The rental vacancy rate in Victoria has hit a record low, the state’s peak real estate body says, and the swelling population has been blamed.
The latest figures from the Real Estate Institute of Victoria (REIV) show the vacancy rate dropped to just 1.8 per cent in July.
That’s the lowest it has been in the 16 years since the REIV began collecting such data.
It’s also well below the 3 per cent rate the REIV says is needed for a healthy rental market, where there is enough supply to meet demand.
Renters in regional Victoria are having the hardest time finding a home: the vacancy rate outside of Melbourne dropped to 1.5 per cent, from 2.3 per cent a year ago.
Vacancy rates in Melbourne’s outer suburbs were also below the state rate, sitting at 1.6 per cent.
“The vacancy rate has been on a slow, steady decline since before 2014, basically driven by strong population growth,” Tenants Victoria CEO Mark O’Brien said.
“There’s not really been a supply response to reflect that strong population growth.”
Victoria’s population grew by 2.3 per cent – or 143,000 residents – last year, according to the Australian Bureau of Statistics.
‘Investors retreating from the market’
REIV president Richard Simpson said tighter lending restrictions for property investors were also having an impact.
“Investors have really retreated from the market on account of the crackdown on finance from the banks,” Mr Simpson said.
However, that was making it easier for some renters to become first home buyers.
“We’ve definitely seen that occur in the lower end of the market,” he said.
“In the outer suburbs of Melbourne, demand for those kinds of houses has really soared.”
Mr Simpson said the Government needed to address the supply of housing, by allowing for higher density living in the inner city.
“People are going to always want to come to Melbourne,” he said.
“It’s about now making sure that there’s enough supply to meet that demand.”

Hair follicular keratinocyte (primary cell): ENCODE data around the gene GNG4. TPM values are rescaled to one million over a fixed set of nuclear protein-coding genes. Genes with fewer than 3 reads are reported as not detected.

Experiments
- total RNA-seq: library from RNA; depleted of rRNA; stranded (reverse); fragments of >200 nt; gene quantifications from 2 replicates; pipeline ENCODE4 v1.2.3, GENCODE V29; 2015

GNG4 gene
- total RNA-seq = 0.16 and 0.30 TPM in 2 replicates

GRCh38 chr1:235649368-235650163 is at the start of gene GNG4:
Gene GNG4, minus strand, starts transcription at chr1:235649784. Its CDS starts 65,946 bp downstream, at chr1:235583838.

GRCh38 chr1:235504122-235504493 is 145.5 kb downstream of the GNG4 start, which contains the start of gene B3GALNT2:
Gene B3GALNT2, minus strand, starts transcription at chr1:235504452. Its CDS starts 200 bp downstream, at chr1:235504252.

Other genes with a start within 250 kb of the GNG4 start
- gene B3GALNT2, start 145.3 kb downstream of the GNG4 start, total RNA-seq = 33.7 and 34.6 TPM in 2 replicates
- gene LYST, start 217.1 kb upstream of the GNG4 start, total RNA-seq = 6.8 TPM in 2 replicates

Mr O’Brien said the rental investment sector was in need of reform.
“Trying to fill the private rental market with mum and dad investors is a very poor option for such a significant market,” he said.
“What governments should be looking at is how do we introduce institutional investment into the private market so that we don’t get these strange peaks and troughs in the supply response.
The low vacancy rate could further exacerbate the state’s homelessness problem, he said.
While vacancy rate figures are released on a monthly basis, the REIV said the data was calculated as a six-month average, in order to eliminate volatility in the figures.
Rental reforms pass Lower House
As the number of renters in Victoria has grown, so has their recognition in state politics.
The Parliament is currently debating an overhaul of rental laws that would result in smaller bonds, longer leases and the right to own pets.
It passed Parliament’s Lower House on Thursday, despite opposition from the Coalition.
The Victorian Lower House has just voted on the ‘RentFair’ Bill, and…it’s a YES! ✊ A fantastic result for the individuals and organisations who have worked tirelessly to make sure the health and wellbeing of over 1.5 million renters are recognised. Well done, team! pic.twitter.com/mZK6RnRrrb
— Tenants Victoria (@TenantsUnionVic) August 23, 2018
But it still needs to get through the Upper House, where it will need the support of crossbench MPs.
The REIV argues the changes will lead to increased competition for rental properties and place more pressure on rents if the bill is passed in its current form, because landlords will have less control over their investments.
The Victorian Greens have now also unveiled new rental policies to give renters access to the benefits of solar power, saying that would cut $500 a year from the energy bills of renters and public housing tenants.
The Labor Government has announced a $1.3-billion package to give discounted rooftop solar and solar hot water systems to owner-occupiers.
But Melbourne Greens MP Ellen Sandell said renters were missing out.
“One in four Victorians rent their home, but they are locked out of solar. Apartment-dwellers are locked out too,” she said.
The party wants to let renters buy solar panels on public buildings like railway stations and have the energy credited to their power bills.
It said that would allow renters to benefit from solar power, even if they moved around.
The Greens also want solar panels installed on all public housing and all new housing, minimum energy efficiency standards for rental properties, and to introduce a $1000 rebate for owner occupiers and landlords to replace ageing heaters with more efficient models.
Ms Sandell said the policy was costed at about $377 million over four years.
“Renters deserve to live in warm, comfortable homes, not glorified tents,” she said.
“Our plan will also require landlords to upgrade all rental homes so they’re more energy efficient.”
Victorian Premier Daniel Andrews said there was already a substantial program to reform rental laws before the Parliament, but hinted at further changes.
“We will have more to say about energy and about support for renters before November 24 [election day].”